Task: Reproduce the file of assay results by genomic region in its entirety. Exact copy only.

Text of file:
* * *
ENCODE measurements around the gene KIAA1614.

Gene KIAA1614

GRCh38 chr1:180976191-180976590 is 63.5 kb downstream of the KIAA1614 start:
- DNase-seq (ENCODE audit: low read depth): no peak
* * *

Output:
ENCODE measurements around the gene KIAA1614.

Gene KIAA1614

GRCh38 chr1:180976191-180976590 is 63.5 kb downstream of the KIAA1614 start:
- DNase-seq (ENCODE audit: low read depth): no peak